About Us Contact Us Help


Archives

Contribute

 

Raagmaala - A Musical Treat In Rhode Island

Sanjeevani Kukreja
06/29/2005

Pablo Picasso once said 'Art washes away from the soul the dust of everyday life.' The truth of this expression was experienced by the audience at the Black Stone River Theater in Cumberland RI on the 25th of June. The audience was mesmerized by the beautiful rendition of the Sarangi by Pandit Ramesh Misra with the able accompaniment of percussionist Shri Nitin Mitta.

The Sarangi is an ancient relative of the European violin, which is both highly expressive and extremely difficult to play. Its name means "a hundred colors", indicating the range, depth and subtlety of its voice. The instrument expresses, according to the late Sir Yehudi Menuhin, "the very soul of Indian feeling and thought". This instrument is traditionally associated with Kathak dance and the vocal styles of thumri, dadra and kheyal.

Raagmaala in association with Rhode Island State Council on the Arts organized the concert in keeping with their tradition of introducing Indian classical music not only to the second generation Indian Americans but also to the wider American audience. They work on a very simple principle according the Arun Agarwal one of the founder members of Raagmala; Music "transcends all the barriers of language".

The magical evening began by Panditji playing a few solo compositions. He went on to play a few compositions in Vilambit Teental (16 beat cycle), Rupak (7 beat cycle), medium tempo Teental and the fast paced druta Teental. His rendition of the Thumri in the raag (melody) Misrangi was a revelation. His 13-year-old son who is also his student accompanied him. The second half featured a solo by Nitin who was accompanied by Panditji. In Teental he presented a few compositions and tukdas (fixed compositions) of the Farukkabad style. Nitin's accuracy and playing style had the audience captivated. In continuation of his presentation, Panditji presented the Benarasi Dadra, a folk melody of Rajasthan - Maand (reminds you of song from Lekin - Kesariya Balama Bawari Bole Log) and ended the performance with a very famous bhajan - Vaishna vajana to, a favourite of Mahatama Gandhi.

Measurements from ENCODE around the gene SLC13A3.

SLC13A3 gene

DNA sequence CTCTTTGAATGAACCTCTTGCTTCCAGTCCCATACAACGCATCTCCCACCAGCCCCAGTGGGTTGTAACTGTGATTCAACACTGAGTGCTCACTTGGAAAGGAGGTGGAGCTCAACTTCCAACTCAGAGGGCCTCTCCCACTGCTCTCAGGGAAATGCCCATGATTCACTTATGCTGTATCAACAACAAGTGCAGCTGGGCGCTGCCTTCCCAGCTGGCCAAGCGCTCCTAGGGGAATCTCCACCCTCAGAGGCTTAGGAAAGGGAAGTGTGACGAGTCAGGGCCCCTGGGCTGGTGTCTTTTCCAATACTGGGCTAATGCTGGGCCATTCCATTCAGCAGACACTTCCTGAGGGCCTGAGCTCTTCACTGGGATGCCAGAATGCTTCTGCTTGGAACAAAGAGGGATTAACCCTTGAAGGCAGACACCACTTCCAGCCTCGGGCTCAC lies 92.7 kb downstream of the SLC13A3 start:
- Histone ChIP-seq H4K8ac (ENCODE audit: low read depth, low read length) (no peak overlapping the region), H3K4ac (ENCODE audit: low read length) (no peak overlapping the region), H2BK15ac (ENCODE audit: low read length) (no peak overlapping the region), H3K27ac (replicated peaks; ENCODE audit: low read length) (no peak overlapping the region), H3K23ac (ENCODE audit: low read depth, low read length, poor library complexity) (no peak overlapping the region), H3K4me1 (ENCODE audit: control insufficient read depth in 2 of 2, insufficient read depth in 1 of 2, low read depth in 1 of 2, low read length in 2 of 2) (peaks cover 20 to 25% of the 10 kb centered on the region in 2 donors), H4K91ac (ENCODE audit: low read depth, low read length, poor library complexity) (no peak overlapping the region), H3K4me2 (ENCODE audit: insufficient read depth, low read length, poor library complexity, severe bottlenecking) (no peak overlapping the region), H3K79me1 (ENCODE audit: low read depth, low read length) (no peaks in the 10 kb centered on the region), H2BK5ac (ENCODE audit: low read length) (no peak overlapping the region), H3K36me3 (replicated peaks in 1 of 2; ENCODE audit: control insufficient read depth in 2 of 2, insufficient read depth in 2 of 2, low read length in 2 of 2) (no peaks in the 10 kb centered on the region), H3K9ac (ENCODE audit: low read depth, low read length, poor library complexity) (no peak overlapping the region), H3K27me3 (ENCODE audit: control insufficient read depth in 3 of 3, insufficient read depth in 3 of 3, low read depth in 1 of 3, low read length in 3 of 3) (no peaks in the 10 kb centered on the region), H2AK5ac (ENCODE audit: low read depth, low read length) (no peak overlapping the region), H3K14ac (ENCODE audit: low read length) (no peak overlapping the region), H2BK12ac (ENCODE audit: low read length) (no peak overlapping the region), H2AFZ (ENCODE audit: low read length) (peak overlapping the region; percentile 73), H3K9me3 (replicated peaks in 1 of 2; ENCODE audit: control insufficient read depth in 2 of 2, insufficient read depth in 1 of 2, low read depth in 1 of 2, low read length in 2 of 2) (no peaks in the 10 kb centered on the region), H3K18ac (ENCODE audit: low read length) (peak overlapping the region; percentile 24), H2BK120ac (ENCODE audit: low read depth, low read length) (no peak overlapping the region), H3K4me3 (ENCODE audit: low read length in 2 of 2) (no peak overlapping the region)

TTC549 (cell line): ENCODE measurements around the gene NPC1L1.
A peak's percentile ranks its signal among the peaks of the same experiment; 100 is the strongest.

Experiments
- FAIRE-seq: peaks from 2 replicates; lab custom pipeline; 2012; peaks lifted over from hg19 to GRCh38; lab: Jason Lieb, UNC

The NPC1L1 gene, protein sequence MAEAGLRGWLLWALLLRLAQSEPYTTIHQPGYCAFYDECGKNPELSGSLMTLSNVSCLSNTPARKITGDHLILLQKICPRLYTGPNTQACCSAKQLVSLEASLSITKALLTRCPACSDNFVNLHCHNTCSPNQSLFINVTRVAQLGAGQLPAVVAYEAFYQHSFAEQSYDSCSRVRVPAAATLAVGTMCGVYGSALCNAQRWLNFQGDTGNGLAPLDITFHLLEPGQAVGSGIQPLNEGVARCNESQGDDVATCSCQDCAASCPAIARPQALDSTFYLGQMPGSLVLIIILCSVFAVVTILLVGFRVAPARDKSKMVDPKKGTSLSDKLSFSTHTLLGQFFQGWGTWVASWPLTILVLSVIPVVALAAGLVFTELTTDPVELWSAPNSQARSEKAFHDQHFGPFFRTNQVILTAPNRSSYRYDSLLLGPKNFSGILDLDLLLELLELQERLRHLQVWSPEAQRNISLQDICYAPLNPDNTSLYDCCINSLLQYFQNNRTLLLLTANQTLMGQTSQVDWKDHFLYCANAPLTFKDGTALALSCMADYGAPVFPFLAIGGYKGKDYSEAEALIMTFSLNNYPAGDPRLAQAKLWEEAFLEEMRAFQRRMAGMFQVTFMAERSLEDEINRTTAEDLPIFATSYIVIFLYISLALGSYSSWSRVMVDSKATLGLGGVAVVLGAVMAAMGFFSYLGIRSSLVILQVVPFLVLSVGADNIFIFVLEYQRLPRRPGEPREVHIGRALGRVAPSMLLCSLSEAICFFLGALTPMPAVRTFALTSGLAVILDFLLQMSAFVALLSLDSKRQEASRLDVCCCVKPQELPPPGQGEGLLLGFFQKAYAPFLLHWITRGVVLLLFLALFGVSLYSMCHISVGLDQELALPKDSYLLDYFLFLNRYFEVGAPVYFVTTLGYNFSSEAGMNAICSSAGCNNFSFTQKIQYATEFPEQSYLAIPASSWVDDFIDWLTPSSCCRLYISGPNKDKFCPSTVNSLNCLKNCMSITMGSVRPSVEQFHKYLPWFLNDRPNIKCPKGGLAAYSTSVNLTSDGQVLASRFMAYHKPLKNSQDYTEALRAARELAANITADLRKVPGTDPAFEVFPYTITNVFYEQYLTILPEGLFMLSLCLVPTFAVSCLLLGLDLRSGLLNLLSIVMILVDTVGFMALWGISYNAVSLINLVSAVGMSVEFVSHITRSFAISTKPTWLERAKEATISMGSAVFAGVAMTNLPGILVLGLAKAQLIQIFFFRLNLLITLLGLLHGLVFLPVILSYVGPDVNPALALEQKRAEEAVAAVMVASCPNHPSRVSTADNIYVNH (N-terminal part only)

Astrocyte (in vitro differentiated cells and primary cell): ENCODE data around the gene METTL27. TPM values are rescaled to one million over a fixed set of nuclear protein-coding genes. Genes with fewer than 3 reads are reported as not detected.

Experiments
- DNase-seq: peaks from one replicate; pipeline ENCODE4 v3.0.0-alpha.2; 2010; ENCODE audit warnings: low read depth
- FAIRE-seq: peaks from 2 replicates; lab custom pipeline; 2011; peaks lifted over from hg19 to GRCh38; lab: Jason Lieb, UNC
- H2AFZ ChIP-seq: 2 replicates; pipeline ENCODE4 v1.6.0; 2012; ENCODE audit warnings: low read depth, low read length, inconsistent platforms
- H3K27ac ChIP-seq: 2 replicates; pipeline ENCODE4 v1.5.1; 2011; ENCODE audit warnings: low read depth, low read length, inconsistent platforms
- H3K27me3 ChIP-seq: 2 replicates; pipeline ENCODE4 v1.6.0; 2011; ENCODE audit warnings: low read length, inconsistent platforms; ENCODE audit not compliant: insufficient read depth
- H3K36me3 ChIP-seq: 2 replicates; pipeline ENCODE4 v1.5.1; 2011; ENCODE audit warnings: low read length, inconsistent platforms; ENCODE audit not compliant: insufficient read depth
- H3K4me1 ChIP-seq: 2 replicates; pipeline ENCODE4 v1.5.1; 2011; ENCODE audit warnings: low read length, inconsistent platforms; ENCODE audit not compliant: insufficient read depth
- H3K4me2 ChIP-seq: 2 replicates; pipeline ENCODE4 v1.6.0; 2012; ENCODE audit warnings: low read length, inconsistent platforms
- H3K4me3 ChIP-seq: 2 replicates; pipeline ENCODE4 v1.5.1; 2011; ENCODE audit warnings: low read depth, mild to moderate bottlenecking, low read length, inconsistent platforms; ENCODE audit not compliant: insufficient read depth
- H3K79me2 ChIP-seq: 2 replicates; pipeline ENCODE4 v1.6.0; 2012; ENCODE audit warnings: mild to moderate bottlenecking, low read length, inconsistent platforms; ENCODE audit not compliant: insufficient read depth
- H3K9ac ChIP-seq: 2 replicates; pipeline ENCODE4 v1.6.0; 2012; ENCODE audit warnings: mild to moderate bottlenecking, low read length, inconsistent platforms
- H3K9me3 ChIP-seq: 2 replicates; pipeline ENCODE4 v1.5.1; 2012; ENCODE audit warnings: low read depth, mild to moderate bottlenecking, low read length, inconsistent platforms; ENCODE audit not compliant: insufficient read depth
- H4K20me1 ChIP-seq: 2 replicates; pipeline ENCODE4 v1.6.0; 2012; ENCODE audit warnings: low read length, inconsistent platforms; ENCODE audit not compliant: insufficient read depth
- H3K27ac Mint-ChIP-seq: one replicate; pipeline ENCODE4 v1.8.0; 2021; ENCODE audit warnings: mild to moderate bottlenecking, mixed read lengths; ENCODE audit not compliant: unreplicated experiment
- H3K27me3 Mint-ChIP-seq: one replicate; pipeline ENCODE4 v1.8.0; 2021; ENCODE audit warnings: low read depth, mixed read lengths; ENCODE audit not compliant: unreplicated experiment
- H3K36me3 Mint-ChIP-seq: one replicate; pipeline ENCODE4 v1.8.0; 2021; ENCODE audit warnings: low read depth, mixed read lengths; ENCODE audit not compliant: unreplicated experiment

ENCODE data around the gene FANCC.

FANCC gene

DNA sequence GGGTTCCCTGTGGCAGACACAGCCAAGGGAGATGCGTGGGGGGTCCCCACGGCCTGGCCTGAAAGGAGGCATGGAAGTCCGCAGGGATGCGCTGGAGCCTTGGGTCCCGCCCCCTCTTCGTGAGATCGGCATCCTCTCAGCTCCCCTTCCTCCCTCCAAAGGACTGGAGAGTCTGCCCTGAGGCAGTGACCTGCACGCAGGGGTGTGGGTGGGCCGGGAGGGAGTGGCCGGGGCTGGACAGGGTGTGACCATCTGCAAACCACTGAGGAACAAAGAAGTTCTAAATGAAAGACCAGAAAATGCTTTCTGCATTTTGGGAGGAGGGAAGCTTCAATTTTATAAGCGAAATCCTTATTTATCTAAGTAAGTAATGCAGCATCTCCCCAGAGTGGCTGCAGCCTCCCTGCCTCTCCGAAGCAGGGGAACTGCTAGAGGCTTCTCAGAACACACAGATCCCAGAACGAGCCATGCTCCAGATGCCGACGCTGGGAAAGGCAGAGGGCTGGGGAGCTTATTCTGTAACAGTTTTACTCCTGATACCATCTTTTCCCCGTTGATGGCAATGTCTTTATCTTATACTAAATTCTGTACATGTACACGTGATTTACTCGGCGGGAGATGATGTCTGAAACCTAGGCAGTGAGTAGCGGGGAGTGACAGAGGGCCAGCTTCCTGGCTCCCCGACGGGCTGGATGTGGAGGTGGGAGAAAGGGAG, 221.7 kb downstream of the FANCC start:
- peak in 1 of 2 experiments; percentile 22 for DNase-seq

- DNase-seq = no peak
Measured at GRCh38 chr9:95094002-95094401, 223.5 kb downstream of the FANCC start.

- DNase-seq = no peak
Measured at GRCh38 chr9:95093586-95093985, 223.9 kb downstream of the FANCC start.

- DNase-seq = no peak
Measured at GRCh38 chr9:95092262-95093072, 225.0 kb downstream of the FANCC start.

Pandit Ramesh Misra's journey to the mastery over one of the most difficult string instruments started at a very early age under the tutelage of his father and he acquired further knowledge and training from finest musicians of Benaras Gharana Pandit Hanuman Prasad Mishra and late Pandit Gopal Mishra. Panditji recalls that his mother was instrumental in making him do the reyaz. Panditji has also studied under Pandit Ravi Shankar.
When asked by this writer, what his feeling were about the audience, the soft-spoken Misraji replied, "People heard the music with a lot of love and appreciated good music." He was appreciative of the fact that even young children attended the concert. He recalled an incident at a previous concert in Washington D.C. A mother of a 2-year-old girl came up to him and said that she had bought a CD of his and played it whenever her baby cried. The music has had such a positive and calming effect on the young one that the baby girl cannot go to sleep without listening to the CD. The 2 year old had come to see the concert. Panditji's effort has always been to spread the appreciation of music and create awareness and love amongst the people for Indian music.